Mostly we worked on our katas (forms), exercises, techniques and stretching. Each class might be a little different.
Because I was going for my next rank and knew that I would have to perform three katas, I mostly tried to perfect my katas.
What was so great was during the day, there would be three of us training and sometimes four masters working with us. To receive that much individual attention was huge.
On the day Mike Kostyshak (another of our students who went with us and was tested for 7th dan) and I were to be tested we had a class that morning, a short break for lunch and then the testing was done in front of a board of seven Okinawan masters. My sensei, Tsutomu Nakahodo, could not be on the board because he was my instructor, so he, my husband and three other 6th and 8th dans sat at another table to watch.
SC: What surprised you the most about the training?
DeCOSTA: Having been to Okinawa four times, not much surprised me about training, but what did surprise me is the confidence and spiritual effect that this trip had on me.
It was intensive and sometimes exhausting as each day was very busy. We had very little time to sightsee or shop. But this was undoubtedly one of the best trips I've experienced.
SC: How common are ninth-degree black belts, especially in the U.S.?
DeCOSTA: In our style, not many.
All our ranks are certified in Okinawa by the Okinawa Karate Association and recognized worldwide.
Ninth dan is usually reserved for people of exceptional ability and character and those who have made contributions to the art. Sixty years of age and over 40 years of continuous training are normal requirements.
SC: You've taught the martial arts for more than 30 years. How has the public perception of the sport among Americans changed over this time?
DeCOSTA: I first started kempo in 1973 in a women's class in Providence, R.I.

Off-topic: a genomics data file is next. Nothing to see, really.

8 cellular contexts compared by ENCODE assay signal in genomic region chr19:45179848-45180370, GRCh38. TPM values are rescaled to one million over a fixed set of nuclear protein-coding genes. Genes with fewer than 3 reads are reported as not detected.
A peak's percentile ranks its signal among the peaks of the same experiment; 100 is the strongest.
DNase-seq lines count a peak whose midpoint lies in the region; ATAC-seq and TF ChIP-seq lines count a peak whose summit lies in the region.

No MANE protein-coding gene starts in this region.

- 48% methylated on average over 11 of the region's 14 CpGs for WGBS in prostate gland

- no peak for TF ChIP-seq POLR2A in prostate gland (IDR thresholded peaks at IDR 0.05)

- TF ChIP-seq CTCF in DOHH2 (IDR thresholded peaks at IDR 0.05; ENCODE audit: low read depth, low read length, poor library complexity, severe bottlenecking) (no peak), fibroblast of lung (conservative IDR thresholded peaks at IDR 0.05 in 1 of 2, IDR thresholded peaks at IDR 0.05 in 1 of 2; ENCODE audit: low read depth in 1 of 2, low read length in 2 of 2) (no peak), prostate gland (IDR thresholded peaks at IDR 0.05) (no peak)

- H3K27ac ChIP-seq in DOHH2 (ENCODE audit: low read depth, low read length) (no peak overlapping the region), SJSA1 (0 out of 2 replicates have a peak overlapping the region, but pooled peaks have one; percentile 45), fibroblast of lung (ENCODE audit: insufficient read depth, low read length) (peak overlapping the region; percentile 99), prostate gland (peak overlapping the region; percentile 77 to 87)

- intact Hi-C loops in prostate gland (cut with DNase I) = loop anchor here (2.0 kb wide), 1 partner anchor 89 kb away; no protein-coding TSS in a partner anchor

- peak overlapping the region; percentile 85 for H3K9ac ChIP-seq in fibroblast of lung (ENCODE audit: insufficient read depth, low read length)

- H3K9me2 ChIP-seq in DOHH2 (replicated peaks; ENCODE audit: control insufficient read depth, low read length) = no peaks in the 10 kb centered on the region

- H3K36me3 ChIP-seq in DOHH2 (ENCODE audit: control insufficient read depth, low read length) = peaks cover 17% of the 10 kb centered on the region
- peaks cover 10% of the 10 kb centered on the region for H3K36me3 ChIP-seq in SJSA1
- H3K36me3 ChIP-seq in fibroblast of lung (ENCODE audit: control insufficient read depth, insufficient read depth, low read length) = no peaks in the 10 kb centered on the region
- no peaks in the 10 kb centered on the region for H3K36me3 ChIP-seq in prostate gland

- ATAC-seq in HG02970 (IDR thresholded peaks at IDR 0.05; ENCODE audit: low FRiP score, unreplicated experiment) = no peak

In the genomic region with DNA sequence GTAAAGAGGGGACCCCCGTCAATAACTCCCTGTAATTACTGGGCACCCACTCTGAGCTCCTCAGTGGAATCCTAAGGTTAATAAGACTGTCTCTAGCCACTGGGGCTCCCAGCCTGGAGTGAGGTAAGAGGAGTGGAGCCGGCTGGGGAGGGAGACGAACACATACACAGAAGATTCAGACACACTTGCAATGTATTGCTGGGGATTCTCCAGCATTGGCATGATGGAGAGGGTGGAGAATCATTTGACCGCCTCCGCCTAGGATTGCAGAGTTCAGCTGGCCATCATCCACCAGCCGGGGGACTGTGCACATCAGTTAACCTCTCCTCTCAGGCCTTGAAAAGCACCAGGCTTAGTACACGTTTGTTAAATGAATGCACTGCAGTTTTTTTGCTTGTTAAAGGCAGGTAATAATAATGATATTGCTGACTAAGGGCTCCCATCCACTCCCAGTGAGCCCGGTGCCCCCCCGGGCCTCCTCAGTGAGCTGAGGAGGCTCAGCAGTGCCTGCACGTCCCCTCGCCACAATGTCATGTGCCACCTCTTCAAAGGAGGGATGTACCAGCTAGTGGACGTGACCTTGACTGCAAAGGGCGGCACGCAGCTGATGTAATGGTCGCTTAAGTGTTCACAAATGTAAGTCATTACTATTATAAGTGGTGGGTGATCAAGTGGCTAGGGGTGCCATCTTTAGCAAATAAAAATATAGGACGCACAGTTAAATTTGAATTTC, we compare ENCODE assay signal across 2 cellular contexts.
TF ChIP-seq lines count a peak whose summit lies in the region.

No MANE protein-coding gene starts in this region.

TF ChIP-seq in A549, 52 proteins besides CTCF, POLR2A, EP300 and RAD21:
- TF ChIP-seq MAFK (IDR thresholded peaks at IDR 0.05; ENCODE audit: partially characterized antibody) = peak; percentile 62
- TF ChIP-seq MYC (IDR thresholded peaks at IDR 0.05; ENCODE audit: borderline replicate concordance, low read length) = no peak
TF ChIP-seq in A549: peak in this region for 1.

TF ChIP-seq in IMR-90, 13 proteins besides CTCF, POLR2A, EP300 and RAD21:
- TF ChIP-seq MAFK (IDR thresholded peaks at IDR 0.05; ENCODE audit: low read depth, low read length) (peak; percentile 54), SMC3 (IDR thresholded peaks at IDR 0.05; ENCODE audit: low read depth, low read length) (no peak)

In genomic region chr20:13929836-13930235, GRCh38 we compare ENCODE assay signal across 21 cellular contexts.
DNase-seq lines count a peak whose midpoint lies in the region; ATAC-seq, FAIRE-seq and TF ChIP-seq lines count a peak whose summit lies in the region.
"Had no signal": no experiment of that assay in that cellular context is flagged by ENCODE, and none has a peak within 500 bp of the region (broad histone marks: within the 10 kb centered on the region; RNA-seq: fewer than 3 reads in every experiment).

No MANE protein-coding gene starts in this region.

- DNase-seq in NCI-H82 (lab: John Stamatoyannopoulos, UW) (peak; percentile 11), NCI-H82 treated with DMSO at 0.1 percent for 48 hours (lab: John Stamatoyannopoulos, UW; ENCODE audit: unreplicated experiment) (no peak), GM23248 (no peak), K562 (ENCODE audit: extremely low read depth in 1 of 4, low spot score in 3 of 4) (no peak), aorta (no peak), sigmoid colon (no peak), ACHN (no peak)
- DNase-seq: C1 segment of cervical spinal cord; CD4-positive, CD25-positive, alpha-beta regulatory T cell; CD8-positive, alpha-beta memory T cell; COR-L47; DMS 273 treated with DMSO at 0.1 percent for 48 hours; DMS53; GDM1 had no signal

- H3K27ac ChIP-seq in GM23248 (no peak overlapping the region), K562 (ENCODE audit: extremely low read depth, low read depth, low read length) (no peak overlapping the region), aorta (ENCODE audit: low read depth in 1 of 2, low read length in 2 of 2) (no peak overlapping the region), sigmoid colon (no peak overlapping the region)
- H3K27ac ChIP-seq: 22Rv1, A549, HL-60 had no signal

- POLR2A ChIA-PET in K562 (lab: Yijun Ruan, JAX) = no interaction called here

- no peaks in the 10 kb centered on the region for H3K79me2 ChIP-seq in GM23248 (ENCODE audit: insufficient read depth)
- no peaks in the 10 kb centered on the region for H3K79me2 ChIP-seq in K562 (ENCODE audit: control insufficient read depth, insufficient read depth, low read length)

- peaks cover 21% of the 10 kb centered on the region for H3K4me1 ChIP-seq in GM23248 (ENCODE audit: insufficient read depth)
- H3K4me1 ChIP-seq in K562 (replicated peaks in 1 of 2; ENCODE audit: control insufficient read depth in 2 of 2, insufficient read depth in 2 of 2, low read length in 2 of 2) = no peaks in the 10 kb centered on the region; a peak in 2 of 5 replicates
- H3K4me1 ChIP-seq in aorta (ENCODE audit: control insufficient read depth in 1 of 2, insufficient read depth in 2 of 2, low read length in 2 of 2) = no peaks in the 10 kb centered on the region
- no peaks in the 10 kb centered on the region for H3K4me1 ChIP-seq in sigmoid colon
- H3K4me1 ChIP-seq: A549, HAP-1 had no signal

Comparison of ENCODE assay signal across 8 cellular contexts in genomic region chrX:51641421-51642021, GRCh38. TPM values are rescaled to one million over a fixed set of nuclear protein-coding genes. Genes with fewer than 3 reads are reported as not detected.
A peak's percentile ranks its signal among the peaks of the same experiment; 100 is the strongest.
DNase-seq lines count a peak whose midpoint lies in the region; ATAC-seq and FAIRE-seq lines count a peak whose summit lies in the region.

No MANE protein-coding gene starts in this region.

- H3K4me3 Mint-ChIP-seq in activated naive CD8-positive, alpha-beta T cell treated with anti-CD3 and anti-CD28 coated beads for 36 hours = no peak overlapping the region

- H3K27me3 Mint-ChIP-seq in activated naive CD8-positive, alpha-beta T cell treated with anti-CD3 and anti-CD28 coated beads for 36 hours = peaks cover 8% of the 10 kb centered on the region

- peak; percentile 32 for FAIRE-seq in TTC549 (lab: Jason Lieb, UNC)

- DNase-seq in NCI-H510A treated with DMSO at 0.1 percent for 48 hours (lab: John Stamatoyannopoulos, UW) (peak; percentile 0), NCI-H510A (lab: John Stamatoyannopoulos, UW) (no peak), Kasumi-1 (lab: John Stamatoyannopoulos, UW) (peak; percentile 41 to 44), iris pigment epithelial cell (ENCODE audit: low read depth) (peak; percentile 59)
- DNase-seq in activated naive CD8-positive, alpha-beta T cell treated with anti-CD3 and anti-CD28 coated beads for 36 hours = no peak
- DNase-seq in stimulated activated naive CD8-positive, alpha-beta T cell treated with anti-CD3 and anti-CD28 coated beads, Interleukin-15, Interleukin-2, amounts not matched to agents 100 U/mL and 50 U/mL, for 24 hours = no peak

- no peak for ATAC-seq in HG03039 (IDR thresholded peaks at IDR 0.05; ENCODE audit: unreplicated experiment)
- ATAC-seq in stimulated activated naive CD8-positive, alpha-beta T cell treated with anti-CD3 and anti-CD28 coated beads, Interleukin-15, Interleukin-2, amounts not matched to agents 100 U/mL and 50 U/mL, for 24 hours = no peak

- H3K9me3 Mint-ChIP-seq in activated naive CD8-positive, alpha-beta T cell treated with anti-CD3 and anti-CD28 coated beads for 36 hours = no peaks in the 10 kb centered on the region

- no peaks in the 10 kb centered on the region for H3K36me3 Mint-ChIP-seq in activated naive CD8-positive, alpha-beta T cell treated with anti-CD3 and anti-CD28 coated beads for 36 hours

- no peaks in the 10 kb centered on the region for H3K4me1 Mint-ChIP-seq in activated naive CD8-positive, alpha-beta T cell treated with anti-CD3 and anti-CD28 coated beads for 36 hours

When all the women, except for me, dropped out I was not allowed to join the men's class at the kempo dojo.
I found another school in Providence and studied there for a while but kept looking for something locally. It just so happened that Ed was opening up a dojo in North Attleboro, (actually Ed was the first sensei to open a dojo in the North Attleboro/Attleboro area).
Back then, there were very few karate dojos. Now they seem to be on every street corner. I'm not saying that this is a bad thing, but it has become more commonplace.
At our dojo, we are strict about keeping it a traditional dojo, just like in Okinawa.
It's sad to see so many styles watered down or dojos giving out belts just to keep kids interested. We always tell clients, make sure you ask a lot of questions, watch a class and find out as much as you can about the dojo so you can make a responsible choice.
SC: Similarly, how are American martial artists perceived abroad?
DeCOSTA: I don't know about any other style, but in our style, there is a great camaraderie, respect and friendship. It's lots of hard training, followed by getting together for dinner and a beer.
SC: How will your latest training affect how you teach your students?
DeCOSTA:Our dojo has been operating since 1974.
We always give our best to our students, but this trip and promotion has given us much renewed enthusiasm.
We can come back to the States with much information to share with our students and to inspire them in the way of karate and the pursuit of higher learning. I love working with the children, especially the ones that may need a little more help or the ones that athleticism doesn't come naturally too. For us, it is the pursuit of service to the art and making sure that the tradition of Shohei-Ryu stays strong.